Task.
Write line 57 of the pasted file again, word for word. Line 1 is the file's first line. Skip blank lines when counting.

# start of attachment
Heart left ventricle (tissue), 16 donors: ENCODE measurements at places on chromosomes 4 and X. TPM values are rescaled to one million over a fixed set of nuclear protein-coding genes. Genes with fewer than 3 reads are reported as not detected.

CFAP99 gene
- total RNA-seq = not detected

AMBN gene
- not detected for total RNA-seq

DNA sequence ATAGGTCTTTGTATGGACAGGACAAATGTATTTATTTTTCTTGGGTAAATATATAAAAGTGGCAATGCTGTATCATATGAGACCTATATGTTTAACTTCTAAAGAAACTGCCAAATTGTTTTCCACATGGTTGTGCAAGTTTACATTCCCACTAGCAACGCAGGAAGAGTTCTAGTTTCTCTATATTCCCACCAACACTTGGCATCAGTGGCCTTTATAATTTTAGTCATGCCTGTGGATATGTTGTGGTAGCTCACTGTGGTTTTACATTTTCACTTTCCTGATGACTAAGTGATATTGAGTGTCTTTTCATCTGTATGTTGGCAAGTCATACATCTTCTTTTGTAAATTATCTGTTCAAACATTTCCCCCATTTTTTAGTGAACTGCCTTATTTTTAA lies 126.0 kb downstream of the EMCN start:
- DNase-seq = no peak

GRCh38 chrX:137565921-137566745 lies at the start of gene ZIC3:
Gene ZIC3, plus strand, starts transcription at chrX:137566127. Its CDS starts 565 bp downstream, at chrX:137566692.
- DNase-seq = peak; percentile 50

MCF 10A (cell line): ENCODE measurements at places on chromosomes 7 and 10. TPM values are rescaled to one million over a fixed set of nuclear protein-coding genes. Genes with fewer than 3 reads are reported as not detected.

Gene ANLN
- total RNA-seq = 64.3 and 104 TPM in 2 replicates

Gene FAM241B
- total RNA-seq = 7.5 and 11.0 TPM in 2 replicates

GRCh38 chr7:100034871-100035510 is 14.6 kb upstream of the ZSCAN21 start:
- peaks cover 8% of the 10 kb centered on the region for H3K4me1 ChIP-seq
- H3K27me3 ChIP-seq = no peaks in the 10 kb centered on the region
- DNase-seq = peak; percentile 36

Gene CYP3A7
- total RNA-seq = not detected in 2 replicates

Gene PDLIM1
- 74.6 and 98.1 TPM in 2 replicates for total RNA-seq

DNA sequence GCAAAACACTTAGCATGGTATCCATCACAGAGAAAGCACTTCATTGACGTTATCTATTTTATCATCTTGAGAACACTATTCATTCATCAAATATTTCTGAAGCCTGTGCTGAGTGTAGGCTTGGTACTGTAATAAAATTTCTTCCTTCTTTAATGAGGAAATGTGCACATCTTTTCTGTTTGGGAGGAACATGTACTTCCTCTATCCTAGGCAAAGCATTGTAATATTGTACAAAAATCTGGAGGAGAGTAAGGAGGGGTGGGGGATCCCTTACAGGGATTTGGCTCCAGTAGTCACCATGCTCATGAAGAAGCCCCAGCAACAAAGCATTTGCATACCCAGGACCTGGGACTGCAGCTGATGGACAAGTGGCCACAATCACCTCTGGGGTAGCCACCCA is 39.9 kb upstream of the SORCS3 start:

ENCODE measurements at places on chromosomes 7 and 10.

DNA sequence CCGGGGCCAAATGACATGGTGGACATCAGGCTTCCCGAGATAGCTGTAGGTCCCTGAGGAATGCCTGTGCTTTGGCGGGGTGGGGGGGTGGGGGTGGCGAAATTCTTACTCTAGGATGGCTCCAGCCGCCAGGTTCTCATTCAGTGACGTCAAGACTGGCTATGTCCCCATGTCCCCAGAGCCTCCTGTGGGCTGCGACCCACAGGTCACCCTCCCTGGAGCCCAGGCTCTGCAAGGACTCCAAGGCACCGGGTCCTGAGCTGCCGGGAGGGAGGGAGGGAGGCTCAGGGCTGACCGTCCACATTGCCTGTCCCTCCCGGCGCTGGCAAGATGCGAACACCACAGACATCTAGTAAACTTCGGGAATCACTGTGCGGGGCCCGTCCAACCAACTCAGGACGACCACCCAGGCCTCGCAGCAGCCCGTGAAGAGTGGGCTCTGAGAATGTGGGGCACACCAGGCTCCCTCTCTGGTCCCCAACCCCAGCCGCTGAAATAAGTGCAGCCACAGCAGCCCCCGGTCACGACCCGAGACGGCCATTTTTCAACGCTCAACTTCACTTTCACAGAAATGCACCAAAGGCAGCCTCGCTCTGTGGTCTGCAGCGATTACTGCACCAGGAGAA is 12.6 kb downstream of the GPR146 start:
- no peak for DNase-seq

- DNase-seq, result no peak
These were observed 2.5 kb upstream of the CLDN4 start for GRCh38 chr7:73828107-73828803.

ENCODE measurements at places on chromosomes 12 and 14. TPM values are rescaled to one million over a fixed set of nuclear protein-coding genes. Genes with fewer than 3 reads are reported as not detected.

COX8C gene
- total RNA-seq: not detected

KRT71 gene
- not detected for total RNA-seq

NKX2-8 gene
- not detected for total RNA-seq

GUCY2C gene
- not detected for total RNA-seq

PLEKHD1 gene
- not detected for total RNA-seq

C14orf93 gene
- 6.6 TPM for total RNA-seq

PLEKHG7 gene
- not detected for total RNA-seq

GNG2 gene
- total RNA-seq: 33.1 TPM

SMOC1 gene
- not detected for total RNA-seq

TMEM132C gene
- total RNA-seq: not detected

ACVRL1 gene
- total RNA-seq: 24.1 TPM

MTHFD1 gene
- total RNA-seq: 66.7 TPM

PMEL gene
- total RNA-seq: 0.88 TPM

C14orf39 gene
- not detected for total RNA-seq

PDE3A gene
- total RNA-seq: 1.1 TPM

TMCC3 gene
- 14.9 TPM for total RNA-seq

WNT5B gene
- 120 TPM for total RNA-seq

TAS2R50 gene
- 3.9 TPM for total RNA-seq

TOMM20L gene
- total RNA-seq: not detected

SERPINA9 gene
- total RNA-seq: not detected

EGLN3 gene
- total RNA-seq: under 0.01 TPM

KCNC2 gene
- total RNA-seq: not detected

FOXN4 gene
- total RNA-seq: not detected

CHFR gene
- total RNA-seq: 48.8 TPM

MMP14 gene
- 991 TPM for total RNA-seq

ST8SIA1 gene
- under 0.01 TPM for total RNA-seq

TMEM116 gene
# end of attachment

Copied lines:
C14orf39 gene